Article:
• hurting yourself on purpose
  • keeping away from friends and family
  • relying heavily on alcohol, drugs or sex
  • obsessive behaviour or thoughts – feeling there is something you have to do/think about all the time or something bad will happen
  • experiencing nightmares, flashbacks or upsetting thoughts
  • obsessing about how you look
  • constant unwanted thoughts

If you recognise any of these signs, or anything else that seems out of the ordinary, or not ‘normal’ for you, then it is important to reach out for help. This doesn’t mean that you necessarily have a mental health problem, but it’s likely that some support will help you on your journey to feeling your best.


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Parenting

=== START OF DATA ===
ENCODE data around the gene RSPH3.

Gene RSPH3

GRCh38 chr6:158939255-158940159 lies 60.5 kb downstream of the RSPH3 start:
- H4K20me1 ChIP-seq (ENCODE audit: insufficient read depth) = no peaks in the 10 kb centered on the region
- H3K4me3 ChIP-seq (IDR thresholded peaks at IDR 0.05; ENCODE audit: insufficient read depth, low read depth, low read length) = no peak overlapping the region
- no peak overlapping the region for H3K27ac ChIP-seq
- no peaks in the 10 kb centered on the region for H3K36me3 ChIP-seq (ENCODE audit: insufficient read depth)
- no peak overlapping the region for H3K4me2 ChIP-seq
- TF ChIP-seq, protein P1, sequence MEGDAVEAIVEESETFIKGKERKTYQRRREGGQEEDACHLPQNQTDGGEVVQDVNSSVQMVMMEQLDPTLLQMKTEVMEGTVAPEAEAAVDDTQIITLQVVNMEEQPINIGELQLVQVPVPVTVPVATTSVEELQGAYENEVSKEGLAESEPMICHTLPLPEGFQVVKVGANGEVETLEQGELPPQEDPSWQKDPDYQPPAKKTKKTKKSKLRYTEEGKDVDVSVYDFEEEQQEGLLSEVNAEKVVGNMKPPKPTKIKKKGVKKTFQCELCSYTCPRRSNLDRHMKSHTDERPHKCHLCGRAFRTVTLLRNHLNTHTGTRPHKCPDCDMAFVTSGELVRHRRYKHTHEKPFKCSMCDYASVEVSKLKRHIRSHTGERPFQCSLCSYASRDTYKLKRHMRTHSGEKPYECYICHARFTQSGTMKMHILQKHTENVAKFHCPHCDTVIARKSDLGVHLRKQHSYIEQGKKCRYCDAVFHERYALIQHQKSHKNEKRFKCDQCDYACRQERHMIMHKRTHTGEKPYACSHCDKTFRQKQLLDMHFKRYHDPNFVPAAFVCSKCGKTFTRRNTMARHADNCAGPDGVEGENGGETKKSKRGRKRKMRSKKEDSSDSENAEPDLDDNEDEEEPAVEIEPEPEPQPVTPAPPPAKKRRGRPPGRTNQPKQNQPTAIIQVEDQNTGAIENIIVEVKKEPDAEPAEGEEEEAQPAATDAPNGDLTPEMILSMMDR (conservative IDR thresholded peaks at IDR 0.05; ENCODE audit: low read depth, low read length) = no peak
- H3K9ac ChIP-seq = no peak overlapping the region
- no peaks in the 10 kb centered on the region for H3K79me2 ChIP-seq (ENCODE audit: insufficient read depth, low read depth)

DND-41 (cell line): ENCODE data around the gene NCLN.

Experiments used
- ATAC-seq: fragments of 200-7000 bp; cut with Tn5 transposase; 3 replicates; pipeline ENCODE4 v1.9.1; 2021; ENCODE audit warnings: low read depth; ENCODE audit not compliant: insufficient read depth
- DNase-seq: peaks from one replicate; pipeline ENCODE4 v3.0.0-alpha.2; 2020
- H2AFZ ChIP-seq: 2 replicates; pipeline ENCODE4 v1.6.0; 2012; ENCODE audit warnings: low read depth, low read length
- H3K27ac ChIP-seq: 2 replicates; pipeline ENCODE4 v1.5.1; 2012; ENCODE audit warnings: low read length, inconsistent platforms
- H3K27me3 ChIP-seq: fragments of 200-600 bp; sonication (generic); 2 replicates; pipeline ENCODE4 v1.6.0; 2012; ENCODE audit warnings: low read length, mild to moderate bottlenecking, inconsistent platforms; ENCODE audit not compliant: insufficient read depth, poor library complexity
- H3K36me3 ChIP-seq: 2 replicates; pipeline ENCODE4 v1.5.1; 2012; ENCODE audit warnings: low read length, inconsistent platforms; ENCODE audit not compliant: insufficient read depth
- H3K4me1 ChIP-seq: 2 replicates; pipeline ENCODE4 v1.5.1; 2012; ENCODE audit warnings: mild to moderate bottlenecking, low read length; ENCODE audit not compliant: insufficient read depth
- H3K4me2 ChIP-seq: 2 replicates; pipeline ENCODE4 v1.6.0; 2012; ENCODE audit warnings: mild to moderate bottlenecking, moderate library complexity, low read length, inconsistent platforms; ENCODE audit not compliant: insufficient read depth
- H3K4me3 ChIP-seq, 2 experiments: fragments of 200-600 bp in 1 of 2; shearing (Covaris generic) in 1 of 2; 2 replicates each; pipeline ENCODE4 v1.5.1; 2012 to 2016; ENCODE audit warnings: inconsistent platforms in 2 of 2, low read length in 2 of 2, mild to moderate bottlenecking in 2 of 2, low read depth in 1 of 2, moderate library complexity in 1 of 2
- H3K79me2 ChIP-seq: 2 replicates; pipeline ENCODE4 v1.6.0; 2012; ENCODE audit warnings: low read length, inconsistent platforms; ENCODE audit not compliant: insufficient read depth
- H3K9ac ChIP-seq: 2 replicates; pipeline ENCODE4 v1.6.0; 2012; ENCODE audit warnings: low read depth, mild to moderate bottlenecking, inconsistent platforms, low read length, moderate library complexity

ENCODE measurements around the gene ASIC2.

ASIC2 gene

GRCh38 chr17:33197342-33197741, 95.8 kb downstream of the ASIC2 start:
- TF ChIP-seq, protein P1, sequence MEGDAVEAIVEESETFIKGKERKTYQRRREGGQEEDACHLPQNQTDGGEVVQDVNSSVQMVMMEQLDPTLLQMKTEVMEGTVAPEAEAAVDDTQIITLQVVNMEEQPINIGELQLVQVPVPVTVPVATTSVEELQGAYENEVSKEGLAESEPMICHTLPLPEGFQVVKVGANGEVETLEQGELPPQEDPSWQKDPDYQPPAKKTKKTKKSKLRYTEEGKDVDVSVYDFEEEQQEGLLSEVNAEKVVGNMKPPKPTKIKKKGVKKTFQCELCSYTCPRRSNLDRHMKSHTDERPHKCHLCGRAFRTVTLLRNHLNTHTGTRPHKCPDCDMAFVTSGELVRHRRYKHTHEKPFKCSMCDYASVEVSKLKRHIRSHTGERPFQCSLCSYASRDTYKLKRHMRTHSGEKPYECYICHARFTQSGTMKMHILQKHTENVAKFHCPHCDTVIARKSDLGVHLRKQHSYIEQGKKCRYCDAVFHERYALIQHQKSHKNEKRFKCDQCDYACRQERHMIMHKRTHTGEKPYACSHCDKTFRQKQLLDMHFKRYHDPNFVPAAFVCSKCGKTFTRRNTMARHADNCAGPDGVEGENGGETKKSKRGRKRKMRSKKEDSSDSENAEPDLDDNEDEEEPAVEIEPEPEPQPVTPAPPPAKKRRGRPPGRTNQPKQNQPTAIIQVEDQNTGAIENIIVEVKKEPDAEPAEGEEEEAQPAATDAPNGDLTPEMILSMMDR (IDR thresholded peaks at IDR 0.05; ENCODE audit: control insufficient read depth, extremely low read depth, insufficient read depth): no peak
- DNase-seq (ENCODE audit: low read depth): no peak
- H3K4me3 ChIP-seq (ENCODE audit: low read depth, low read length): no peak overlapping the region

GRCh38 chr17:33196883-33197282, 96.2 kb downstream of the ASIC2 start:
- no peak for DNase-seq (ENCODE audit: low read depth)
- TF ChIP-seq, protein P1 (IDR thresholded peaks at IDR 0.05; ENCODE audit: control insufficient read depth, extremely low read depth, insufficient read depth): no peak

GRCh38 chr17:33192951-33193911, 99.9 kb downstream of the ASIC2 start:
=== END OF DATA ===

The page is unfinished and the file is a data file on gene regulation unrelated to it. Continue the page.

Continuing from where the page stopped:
Being a parent is both rewarding and challenging.  All children are unique and families too but there are often common themes that are relevant to all parents. It is perfectly normal to sometimes wonder if you are getting things right or if there is perhaps another way that would work better for your child and your family.  Many parents coming along to classes are nervous and concerned that they are going to be judged.  This is definitely not the case.  Facilitators are trained to offer a welcoming and non-judgemental environment that welcomes all parents.  There is something very special about meeting other mums, dads and carers and sharing ideas and experiences with one another.  Parenting courses are facilitated rather than taught on the basis that each parent knows their children best but can sometimes be stuck on how to manage certain aspects of family life.  Facilitators running our courses understand that all parents are trying to do the best job that they can and want the best possible outcomes for their children.  Hearing from other parents how they manage similar situations can give everyone new ideas on how to approach things.